English

The Elusive Muse in a World Touched by Sorrow

Avery Foskey

Description/Abstract

When read superficially, “To a Skylark” by Percy Shelley and “Ode to a Nightingale” by John Keats appear to be appreciative observations of nature. As the two works are examined together, however, the authors’ desire for the unbridled enthusiasm of nature’s common muse becomes evident. It seems that Shelley and Keats believed a combination of the innocent joy of nature and man’s capacity to experience and appreciate sorrow would produce true artistic genius, paralleled only by nature’s ability to encapsulate its own rapture. They marvel at the unhindered gladness that comes from being apart of nature without the human obstacles of sorrow, loss, or impending mortality. These works by Shelley and Keats are beautiful on their own, but together they reveal the common struggle of the Romantic poet: the desire to be more than human in order to receive divine inspiration. To be more than human, like an immortal, or less than human, like a bird, gives one the freedom to know the world untainted. When examining these poems, it seems as if both Shelley and Keats believe that a combination of the unsullied purity of a nightingale or skylark and the raw depth and complexity of human emotion would create an inner muse that would rival divine inspiration. These men were very different, but upon reading these poems they seem touchingly similar. The quest for the right words consumed both of their lives, and it is no wonder that the idea of inhuman joy would appeal to them.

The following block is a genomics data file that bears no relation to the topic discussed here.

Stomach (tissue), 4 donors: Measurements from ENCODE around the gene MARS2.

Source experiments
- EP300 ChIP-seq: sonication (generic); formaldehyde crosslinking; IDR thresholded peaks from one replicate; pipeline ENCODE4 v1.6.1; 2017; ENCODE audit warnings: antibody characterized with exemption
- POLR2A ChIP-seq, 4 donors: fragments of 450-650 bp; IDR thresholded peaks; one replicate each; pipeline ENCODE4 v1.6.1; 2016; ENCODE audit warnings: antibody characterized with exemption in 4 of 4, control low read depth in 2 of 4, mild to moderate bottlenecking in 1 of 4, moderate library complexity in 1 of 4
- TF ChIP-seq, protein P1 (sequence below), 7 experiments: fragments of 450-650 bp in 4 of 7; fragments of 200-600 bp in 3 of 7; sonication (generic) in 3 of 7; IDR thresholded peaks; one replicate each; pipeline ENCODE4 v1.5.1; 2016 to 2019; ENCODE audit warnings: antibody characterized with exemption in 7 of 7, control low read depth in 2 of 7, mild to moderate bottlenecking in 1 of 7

Mar 13th, 9:00 AM Mar 13th, 10:00 AM

The Elusive Muse in a World Touched by Sorrow

Nesbitt 1201

When read superficially, “To a Skylark” by Percy Shelley and “Ode to a Nightingale” by John Keats appear to be appreciative observations of nature. As the two works are examined together, however, the authors’ desire for the unbridled enthusiasm of nature’s common muse becomes evident. It seems that Shelley and Keats believed a combination of the innocent joy of nature and man’s capacity to experience and appreciate sorrow would produce true artistic genius, paralleled only by nature’s ability to encapsulate its own rapture. They marvel at the unhindered gladness that comes from being apart of nature without the human obstacles of sorrow, loss, or impending mortality. These works by Shelley and Keats are beautiful on their own, but together they reveal the common struggle of the Romantic poet: the desire to be more than human in order to receive divine inspiration. To be more than human, like an immortal, or less than human, like a bird, gives one the freedom to know the world untainted. When examining these poems, it seems as if both Shelley and Keats believe that a combination of the unsullied purity of a nightingale or skylark and the raw depth and complexity of human emotion would create an inner muse that would rival divine inspiration. These men were very different, but upon reading these poems they seem touchingly similar. The quest for the right words consumed both of their lives, and it is no wonder that the idea of inhuman joy would appeal to them.